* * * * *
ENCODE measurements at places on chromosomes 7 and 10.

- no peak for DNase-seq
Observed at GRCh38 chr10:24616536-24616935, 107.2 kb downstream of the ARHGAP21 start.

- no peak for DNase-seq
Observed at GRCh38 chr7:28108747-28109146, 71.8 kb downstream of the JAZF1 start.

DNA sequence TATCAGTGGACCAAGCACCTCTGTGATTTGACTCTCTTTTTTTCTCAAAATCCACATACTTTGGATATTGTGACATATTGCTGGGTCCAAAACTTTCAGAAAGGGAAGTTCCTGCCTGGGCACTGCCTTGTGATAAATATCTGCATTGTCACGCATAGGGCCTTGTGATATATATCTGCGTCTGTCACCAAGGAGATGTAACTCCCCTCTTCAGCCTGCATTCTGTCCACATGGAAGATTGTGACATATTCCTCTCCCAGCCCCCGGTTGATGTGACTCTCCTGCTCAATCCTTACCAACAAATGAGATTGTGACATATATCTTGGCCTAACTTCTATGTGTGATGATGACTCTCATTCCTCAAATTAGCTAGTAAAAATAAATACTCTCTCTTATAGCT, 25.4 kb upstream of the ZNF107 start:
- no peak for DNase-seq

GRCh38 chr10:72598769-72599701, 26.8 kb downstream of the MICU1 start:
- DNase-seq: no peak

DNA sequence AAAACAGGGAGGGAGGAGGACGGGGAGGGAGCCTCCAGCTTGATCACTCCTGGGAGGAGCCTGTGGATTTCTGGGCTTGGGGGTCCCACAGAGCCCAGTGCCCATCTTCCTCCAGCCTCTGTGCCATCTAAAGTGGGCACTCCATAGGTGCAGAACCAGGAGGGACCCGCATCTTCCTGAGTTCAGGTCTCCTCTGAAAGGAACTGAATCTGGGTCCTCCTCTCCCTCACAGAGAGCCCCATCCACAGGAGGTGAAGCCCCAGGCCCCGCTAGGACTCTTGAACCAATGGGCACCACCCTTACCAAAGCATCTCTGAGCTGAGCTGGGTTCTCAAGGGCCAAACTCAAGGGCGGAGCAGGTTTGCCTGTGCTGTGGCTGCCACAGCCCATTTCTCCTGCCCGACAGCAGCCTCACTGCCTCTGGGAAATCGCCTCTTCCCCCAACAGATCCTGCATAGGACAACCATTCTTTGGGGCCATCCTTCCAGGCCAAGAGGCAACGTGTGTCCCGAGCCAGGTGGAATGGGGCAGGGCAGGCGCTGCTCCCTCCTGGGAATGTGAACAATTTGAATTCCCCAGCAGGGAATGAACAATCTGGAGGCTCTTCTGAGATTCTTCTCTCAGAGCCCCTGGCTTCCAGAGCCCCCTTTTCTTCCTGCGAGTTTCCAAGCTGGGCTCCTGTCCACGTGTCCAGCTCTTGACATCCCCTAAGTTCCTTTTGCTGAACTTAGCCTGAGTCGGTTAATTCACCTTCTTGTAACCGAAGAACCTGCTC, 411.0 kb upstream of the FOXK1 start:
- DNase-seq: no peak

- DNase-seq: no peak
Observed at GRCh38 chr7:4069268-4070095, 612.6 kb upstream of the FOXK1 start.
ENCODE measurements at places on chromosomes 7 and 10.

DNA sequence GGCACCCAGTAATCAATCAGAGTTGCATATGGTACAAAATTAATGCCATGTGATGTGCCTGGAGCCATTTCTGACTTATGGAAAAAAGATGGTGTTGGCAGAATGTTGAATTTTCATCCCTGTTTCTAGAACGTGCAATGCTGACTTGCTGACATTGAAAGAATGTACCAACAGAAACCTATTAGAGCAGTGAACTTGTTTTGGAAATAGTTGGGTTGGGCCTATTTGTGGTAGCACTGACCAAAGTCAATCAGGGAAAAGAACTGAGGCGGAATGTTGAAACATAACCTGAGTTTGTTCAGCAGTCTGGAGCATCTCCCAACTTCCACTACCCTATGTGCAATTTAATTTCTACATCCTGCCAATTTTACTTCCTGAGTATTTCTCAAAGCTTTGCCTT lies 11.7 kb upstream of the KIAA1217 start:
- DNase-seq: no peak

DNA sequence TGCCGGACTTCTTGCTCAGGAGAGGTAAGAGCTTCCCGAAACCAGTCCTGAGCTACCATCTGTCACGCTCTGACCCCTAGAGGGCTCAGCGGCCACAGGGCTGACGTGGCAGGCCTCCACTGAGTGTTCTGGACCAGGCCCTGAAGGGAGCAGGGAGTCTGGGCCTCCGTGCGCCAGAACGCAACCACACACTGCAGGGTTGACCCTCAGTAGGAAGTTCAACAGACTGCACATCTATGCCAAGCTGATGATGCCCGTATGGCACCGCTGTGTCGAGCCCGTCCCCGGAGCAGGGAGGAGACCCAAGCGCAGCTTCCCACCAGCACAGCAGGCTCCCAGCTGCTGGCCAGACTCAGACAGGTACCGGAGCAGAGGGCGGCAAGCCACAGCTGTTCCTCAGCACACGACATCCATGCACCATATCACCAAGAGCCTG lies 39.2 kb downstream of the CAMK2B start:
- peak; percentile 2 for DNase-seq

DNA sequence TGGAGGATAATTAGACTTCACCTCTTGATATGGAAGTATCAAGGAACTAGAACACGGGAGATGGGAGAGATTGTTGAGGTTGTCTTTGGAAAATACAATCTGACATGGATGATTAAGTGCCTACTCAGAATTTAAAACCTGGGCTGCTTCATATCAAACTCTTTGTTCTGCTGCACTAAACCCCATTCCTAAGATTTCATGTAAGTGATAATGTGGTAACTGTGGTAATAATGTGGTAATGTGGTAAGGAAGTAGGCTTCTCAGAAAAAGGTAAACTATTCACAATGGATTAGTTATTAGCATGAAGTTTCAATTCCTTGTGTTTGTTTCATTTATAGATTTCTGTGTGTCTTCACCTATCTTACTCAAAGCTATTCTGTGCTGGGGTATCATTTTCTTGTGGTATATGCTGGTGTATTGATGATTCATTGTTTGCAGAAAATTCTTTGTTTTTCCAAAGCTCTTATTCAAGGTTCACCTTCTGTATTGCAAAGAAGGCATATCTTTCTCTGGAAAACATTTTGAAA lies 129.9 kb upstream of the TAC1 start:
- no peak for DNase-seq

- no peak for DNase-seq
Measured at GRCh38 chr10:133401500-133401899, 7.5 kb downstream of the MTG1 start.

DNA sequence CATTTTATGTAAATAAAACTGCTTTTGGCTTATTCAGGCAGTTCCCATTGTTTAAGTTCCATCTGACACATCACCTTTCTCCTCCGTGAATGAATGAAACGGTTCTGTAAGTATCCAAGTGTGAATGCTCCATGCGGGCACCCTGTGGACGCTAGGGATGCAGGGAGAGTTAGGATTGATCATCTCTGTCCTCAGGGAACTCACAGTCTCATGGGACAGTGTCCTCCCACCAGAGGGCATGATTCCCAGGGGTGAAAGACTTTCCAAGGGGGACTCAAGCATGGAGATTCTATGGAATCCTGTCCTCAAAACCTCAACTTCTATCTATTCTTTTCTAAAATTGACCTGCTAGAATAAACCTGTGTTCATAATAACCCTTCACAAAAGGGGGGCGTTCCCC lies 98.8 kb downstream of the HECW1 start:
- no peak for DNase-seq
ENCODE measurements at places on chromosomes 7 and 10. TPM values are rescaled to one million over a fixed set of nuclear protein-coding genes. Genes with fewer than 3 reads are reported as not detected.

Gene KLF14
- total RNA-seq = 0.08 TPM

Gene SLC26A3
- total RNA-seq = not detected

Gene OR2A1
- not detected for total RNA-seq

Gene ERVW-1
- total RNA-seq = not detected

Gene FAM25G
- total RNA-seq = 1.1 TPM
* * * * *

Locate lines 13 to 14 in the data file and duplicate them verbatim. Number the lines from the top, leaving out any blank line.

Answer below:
Observed at GRCh38 chr7:4069268-4070095, 612.6 kb upstream of the FOXK1 start.
ENCODE measurements at places on chromosomes 7 and 10.